[RFC] testsuite: Skip over function prologue in runto and runto_main

Pedro Alves pedro_alves@portugalmail.pt
Wed Dec 5 22:56:00 GMT 2007

Pierre Muller wrote:
>   I was rereading the thread:
> http://sourceware.org/ml/gdb-patches/2007-10/msg00361.html
>  but if I understood things correctly, it would mean
> that if your patch goes in, and I use the 
> 'start' command, I would end up
> past the call to __main.

(note that I've since split that patch
  into smaller parts -- the skip___main part
  is small, and really non-dependant on the rest.  I can
  post it if you find it useful for the discussion.)

>   This might be an annoying change for people 
> used, like me, to either 'step' or 'next'
> after 'start' depending on if they want to analyze
> what is going on in the startup code.

You can still place a breakpoint on __main then
if you want that -- but that depending on that
behaviour is depending on internal implementation details.
For instance, with a recent enough MinGW runtime, that won't
work, because __main is also called *before* reaching

>   Thus, I am asking:
> Why do you consider this as broken?

Preciselly because I as a user find that is it suprising
that for my c++ global ctors to run after typing start,
I need to either 'step' or 'next'.  And I won't be
convinced that a less gdb savy user won't find it
surprising too.  If we can provide the illusion, then
why not?
(I'm not claiming my patch is best way to provide it,
I'm talking about the concept here.)

> Is it just because this is the reason of a lot of
> cygwin testsuite failures?

That too.

>   If this is the reason, I would propose another route
> to solve this:
>   Modify gdb.exp runto_main function
> so that if it ends up at a line
> containing only an open brace, it will 
> know that there is some implicit code
> that needs to be executed and just issue a 'next' command
> to reach the point that is reached directly in
> other systems.

I considered this too, but this it felt like a
workaround for something gdb should do itself.

> Here is the proposed patch:
>   It basically defines two new globals variables in gdb.exp:
> 1)  skip_function_prologue
>   that should be "yes" if gdb should execute a 'next' statement
> if after the 'runto' procedure it arrives at a line that contains
> only an opening brace.
> 2)  skip_main_function_prologue
>   Which does the same, but only within runto_main procedure.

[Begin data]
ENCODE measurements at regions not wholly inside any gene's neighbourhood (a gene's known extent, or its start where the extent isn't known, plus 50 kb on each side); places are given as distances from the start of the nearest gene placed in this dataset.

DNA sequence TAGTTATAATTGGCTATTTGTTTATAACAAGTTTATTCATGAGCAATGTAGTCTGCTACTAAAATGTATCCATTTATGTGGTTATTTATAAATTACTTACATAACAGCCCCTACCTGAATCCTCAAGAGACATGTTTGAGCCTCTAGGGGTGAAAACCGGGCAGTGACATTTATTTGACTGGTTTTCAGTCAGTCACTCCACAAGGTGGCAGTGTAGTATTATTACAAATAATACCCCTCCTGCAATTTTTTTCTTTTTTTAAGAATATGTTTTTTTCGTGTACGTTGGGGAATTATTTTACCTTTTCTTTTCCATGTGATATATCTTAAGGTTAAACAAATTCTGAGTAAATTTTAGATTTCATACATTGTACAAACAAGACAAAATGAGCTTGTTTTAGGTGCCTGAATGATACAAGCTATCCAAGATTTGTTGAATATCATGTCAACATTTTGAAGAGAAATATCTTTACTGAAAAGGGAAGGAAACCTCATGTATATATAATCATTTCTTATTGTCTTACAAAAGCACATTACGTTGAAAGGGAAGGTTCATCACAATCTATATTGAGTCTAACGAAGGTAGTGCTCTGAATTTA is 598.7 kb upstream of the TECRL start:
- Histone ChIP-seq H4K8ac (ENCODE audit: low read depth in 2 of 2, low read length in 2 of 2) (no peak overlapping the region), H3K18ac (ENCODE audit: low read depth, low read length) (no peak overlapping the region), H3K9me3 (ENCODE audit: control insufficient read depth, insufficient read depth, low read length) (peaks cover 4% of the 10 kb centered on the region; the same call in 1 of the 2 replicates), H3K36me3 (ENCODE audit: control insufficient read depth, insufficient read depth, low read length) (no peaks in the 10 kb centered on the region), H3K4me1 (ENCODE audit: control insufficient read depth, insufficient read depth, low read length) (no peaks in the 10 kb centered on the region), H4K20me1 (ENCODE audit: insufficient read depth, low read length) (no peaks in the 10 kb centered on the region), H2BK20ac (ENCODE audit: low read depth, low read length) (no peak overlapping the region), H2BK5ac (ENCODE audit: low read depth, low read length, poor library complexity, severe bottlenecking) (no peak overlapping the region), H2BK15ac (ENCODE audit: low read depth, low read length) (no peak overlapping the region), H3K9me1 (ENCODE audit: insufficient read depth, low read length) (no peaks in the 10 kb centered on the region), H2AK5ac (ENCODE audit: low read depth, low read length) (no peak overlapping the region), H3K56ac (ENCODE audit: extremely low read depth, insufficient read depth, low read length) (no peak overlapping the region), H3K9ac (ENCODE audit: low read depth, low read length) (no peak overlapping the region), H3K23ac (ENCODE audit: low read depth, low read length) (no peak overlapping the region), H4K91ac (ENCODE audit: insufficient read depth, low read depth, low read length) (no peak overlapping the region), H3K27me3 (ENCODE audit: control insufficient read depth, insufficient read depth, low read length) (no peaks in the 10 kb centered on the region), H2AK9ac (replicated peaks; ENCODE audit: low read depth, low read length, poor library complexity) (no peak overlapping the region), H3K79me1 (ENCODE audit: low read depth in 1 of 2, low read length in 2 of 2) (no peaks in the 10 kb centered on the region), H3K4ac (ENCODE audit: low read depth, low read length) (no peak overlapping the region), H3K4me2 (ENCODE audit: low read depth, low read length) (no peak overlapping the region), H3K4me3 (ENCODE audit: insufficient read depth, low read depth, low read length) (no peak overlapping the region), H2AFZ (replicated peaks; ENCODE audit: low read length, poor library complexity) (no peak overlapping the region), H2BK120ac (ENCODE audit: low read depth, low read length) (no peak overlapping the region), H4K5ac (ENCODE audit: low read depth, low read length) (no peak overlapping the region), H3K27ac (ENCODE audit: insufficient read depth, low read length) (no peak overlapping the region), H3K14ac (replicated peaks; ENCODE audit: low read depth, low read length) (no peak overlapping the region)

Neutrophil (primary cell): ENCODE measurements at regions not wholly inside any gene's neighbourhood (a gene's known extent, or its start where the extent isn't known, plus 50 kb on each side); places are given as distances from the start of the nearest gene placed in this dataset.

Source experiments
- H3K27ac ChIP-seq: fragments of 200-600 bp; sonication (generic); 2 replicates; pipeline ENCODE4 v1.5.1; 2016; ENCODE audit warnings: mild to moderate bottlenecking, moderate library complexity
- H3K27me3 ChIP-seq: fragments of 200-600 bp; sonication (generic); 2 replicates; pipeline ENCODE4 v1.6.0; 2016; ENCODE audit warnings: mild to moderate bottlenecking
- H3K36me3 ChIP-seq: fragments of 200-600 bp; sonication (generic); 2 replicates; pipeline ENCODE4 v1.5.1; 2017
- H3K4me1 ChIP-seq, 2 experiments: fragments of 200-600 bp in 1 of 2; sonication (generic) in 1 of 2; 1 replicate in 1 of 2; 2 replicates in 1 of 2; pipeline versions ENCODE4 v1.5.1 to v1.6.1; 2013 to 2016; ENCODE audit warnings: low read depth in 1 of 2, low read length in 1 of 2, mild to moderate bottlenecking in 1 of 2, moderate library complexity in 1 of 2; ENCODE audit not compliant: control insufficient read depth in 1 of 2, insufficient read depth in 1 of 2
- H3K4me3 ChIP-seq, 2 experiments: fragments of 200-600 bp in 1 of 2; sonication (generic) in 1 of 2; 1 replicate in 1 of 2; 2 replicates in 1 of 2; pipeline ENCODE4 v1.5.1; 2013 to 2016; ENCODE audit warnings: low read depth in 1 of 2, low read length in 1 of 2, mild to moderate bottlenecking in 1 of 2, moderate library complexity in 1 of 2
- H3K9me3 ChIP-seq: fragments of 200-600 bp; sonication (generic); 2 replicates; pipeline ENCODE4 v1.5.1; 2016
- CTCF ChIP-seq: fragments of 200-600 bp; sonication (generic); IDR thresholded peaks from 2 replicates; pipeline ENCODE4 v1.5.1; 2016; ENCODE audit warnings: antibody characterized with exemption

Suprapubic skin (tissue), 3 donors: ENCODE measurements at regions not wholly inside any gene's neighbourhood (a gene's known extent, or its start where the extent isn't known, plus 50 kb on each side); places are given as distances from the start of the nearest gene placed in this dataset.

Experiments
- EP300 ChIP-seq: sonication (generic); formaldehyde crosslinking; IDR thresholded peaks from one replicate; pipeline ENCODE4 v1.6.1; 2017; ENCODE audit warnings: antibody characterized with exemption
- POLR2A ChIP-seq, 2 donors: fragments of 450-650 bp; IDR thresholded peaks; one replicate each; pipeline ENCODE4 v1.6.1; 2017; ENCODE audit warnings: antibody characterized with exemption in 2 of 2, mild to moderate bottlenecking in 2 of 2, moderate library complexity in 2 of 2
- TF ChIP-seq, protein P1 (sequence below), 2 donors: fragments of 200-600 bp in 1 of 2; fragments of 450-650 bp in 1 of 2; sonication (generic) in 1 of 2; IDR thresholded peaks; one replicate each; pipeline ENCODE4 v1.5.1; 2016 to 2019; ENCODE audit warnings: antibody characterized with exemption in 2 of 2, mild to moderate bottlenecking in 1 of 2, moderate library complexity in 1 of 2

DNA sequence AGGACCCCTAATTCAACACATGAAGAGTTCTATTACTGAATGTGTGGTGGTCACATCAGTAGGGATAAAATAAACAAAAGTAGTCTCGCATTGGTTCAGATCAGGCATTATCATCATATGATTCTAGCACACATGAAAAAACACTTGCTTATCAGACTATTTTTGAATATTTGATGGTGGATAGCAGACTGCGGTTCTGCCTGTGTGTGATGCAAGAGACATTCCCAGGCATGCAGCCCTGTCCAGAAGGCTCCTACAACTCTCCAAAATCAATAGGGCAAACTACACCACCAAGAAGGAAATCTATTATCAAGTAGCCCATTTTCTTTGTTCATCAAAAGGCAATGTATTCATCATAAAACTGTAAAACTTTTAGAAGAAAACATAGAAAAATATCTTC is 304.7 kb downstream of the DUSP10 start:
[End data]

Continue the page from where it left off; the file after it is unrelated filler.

> This variable is set to "yes" if EXEEXT env is different from "".
> But this is probably not the right condition.
> I have no good idea how to set that variable, but
> maybe setting it unconditionally would be OK too.

What problem is 1) trying to solve?

>   The main problem is that the pattern used to figure out if 
> we are still in the function prologue is probably not optimal
> and requires that we do put the open brace alone on a separate
> line, but that seems to be always the case (at least for the main function)
> in all the test sources.
>   Is it a coding style requirement?

Not all.  Not the whole world is GNU:

>cd testsuite
>grep -rn "main" * | grep ")[ \t]*{"
gdb.base/call-ar-st.c:1146:int main ()  {
gdb.base/call-rt-st.c:696:int main ()  {
gdb.base/gdb1821.c:23:int main(void) { return 0; }
gdb.base/long_long.c:83:int main() {
gdb.base/step-test.c:23:int main () {
gdb.base/varargs.c:26:int main() {
gdb.cp/cplusfuncs.cc:66:int main () {
gdb.cp/hang1.C:3:int main (int argc, char **argv) { return 0; }
gdb.cp/bs15503.cc:60:int main() {
gdb.hp/gdb.defects/bs14602.c:6:int main () {
gdb.java/jprint.java:55:  public static void main(String[] args) {
gdb.threads/print-threads.c:12:int main() {
gdb.threads/schedlock.c:29:int main() {
gdb.threads/thread-specific.c:27:int main() {
gdb.threads/threadapply.c:31:int main() {
gdb.threads/watchthreads.c:31:int main() {
lib/gdb.exp:1284:    puts $f "int main() {"

Just a nit, but __main call is not really considered part
of the prologue.  It's emitted as the first statement
of the body of main.

>   The global skip_function_prologue could be used for a
> more general approach, like if we test programs that have been
> compiled with profiling on.

But skipping the prologue and finding the first line of
a function is a job of gdb, why work around it in
the testsuite?  If you generalize this will be hiding
changes in that part of gdb.  If adding profile support
puts something in the prologue (like a call to mcount)
that brakes gdb's prologue analyzing and skipping, then
it should be fixed in gdb and/or in the debug info.

Pedro Alves

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